I don’t need a special space to write. I don’t need candles, or a window to look out onto a body of water or a forest. There’s nothing interesting on my desk, no amethysts. I believe that in the age of laptops we’re lucky as writers that we can write anywhere so: coffee shops. The world is my latte (I can’t afford oysters and all that slime would get in between keys).
In the past, I had an opportunity to write by the Ocean and once by a lake (heavenly, indulgent experiences) but the last column for Open Book I wrote in a mani-pedi chair while getting “Apple Red” painted on my toes. My environment has no bearing on what I end up producing. I believe it’s good to train yourself to be able to work anywhere because if you’re bogged down by the perfection of your surroundings as being the necessity to produce writing, you limit yourself. But don’t take it from me. Here’s this from the recent profile of Margaret Atwood in The New Yorker:
“Atwood does not require a particular desk, arranged in a particular way, before she can work. ‘There’s a good and a bad side to that,’ she told me. ‘If I did have those things, then I would be able to put myself in that fetishistic situation, and the writing would flow into me, because of the magical objects. But I don’t have those, so that doesn’t happen.’ The good side is that she can write anywhere, and does so, prolifically (…)On one occasion, over tea, she showed me her left hand: it had writing on it. ‘When all else fails, you do have a surface you can write on,’ she said.”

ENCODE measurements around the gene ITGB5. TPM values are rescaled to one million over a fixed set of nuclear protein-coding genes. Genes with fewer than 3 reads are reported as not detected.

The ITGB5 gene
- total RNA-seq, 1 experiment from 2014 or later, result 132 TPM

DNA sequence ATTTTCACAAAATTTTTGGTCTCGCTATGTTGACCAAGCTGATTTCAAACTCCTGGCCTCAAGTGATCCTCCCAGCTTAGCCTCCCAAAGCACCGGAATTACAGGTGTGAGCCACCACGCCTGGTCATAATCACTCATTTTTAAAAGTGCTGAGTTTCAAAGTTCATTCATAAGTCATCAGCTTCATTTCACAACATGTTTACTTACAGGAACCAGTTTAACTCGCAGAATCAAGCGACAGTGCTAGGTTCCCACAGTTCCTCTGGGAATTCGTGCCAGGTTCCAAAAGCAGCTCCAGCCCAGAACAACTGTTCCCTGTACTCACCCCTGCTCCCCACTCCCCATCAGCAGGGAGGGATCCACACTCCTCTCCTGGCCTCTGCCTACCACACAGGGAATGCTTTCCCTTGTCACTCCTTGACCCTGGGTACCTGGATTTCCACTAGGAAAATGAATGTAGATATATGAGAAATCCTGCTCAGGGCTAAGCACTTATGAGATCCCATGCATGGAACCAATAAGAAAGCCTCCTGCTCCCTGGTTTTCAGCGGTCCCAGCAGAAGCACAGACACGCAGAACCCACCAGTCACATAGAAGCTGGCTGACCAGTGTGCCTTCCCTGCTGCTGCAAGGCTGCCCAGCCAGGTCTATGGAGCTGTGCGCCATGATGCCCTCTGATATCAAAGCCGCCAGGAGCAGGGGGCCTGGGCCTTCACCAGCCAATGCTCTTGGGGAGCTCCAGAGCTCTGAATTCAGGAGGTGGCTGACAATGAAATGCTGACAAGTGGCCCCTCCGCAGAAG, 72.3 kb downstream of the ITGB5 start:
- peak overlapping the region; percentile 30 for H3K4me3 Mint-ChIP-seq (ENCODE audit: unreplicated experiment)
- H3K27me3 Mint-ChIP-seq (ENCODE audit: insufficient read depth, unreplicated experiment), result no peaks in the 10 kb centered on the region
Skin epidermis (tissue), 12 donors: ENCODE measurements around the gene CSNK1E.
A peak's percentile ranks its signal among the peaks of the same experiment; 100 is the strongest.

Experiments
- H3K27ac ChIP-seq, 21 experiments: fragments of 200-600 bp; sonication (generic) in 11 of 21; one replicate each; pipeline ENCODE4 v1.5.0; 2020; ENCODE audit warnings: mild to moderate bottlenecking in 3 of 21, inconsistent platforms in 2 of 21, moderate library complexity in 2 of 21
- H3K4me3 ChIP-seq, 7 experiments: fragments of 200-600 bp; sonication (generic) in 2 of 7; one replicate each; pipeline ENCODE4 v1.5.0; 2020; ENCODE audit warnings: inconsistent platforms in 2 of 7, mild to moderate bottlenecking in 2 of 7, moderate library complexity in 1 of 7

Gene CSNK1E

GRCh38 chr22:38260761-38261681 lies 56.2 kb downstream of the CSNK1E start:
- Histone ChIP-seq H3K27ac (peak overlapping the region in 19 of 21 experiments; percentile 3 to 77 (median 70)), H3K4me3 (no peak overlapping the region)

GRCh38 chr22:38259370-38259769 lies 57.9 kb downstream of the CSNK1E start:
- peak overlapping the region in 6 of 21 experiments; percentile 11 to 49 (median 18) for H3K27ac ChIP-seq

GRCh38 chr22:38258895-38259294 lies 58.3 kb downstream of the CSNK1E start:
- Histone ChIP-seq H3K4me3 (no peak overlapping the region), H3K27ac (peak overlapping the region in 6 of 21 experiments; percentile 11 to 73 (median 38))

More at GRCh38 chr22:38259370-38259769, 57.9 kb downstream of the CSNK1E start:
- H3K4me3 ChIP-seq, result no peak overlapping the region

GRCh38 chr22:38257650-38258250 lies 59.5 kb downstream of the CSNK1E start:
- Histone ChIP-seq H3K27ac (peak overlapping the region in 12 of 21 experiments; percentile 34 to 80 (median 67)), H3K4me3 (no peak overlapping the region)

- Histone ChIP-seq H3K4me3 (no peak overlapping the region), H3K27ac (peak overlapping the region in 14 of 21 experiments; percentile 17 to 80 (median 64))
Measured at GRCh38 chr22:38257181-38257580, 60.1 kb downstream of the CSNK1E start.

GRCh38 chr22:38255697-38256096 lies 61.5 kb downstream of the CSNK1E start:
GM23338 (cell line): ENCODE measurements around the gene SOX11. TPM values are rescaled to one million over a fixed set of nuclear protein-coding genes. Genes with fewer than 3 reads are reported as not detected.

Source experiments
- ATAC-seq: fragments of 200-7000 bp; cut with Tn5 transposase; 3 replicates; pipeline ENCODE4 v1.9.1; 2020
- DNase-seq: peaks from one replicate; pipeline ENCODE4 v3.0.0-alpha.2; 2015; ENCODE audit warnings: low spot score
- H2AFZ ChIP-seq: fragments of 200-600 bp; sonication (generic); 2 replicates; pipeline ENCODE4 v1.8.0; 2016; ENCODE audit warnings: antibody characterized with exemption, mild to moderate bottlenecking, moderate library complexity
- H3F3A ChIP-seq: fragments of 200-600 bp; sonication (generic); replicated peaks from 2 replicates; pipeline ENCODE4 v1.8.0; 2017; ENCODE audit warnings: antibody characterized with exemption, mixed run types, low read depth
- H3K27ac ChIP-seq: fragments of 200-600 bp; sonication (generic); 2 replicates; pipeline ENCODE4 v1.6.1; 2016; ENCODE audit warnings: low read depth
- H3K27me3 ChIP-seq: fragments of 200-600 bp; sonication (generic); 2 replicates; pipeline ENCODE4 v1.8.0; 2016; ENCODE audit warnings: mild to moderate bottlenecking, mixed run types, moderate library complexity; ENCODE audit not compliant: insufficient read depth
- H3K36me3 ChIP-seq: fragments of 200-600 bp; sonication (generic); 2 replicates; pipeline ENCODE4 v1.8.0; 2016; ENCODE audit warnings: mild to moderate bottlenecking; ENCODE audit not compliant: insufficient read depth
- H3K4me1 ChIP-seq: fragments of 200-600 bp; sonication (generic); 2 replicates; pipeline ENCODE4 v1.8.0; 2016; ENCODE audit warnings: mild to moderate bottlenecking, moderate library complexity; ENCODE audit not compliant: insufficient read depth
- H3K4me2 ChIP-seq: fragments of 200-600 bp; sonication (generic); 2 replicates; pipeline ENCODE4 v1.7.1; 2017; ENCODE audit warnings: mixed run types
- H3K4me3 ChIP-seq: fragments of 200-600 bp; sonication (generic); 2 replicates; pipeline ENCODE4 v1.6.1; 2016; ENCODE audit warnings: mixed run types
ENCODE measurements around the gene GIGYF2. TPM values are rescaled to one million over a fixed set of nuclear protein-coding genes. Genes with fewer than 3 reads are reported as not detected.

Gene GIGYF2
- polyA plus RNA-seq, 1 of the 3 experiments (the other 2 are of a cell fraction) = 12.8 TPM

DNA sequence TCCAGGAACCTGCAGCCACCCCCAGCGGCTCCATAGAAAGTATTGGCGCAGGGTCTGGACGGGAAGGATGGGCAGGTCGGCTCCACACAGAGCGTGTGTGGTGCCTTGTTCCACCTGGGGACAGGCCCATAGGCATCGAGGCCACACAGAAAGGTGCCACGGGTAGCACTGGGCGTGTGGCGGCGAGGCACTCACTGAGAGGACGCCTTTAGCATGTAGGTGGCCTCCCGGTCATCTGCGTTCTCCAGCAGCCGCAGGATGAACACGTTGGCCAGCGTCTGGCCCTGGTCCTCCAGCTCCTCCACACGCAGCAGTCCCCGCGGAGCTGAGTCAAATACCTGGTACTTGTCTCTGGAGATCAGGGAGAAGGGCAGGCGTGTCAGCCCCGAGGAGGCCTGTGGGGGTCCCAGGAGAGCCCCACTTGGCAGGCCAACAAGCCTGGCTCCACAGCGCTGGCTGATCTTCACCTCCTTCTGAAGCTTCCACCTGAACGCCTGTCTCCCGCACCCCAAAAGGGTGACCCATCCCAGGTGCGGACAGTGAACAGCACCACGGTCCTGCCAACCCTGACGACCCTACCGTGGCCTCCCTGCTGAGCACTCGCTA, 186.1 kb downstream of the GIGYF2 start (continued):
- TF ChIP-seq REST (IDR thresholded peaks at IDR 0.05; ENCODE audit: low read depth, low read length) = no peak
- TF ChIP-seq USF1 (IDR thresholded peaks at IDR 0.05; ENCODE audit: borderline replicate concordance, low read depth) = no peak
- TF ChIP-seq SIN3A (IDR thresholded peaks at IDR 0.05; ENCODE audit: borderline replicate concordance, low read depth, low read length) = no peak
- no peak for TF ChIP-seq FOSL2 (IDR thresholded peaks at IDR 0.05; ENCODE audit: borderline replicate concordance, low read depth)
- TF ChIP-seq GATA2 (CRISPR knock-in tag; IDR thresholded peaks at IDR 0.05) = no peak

Today, I’d like to introduce a multitalented artist, Paul Vermeersch, who edited my novel GUY. He was a great editor and pushed me to get out of my comfort zone when it came to creating a multifaceted, unpleasant but also sympathetic narrator of the novel. But this is not about me—this is about Paul being the sort of editor who instinctively knows what his author really wants to say and he’s able to get that out of her. Besides being an excellent editor and producing interesting, original artwork, Paul is also an author, and a creative-writing teacher.
How did you get into visual art?
I studied visual arts for two years as an undergraduate before switching to an English degree. Eventually I gave up painting so I could concentrate on writing, believing I could only pursue one art form in a meaningful way, and perhaps I was right at the time. I eventually came back to making visual art as way to clear my head. Between writing and teaching and editing, I spend so much of time waking and working life with the nuts and bolts of language, I find it relaxing to think in images. I’ve never made a living from my visual art, but it’s nice to sell a drawing or painting now and again.
What inspires your art? (And please, tell us about The Holy Order of the Sasquatch!)
I find myself inspired by the optimism inherent in the Space Age and the Atomic Age, the idea that humanity can accomplish anything: walk on the Moon, travel to the stars, build anything we can imagine. That comes hand-in-hand with the fact that our present time was that time's future, and it hasn’t measured up to the optimism of the era. The fantastic future of the past always becomes the banal present. They imagined a utopia, and what we have now is dystopian by comparison. That is also a part of the imagery of my work. It’s a dynamic that plays a significant role in an on-going project of mine called The Holy Order of the Sasquatch, a conceptual religion that uses Bigfoot, or Saint Bigfoot, as a symbol for the things we imagine but too frequently dismiss. In the Holy Order, imagination is the greatest virtue — the products of our daydreams, our figments, are to be cherished, and wild hypotheses are to be encouraged.
Your favourite artist?
Lately, I’m quite taken with the lowbrow and pop surrealist movements: KRK Ryden, Mark Ryden, Mark Mothersbaugh, Marion Peck, etc.
The views expressed in the Writer-in-Residence blogs are those held by the authors and do not necessarily reflect the views of Open Book.